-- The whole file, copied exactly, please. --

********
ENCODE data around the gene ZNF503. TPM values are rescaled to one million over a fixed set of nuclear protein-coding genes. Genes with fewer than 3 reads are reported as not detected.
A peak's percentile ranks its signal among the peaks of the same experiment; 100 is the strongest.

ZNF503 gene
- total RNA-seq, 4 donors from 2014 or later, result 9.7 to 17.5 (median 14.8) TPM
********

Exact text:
ENCODE data around the gene ZNF503. TPM values are rescaled to one million over a fixed set of nuclear protein-coding genes. Genes with fewer than 3 reads are reported as not detected.
A peak's percentile ranks its signal among the peaks of the same experiment; 100 is the strongest.

ZNF503 gene
- total RNA-seq, 4 donors from 2014 or later, result 9.7 to 17.5 (median 14.8) TPM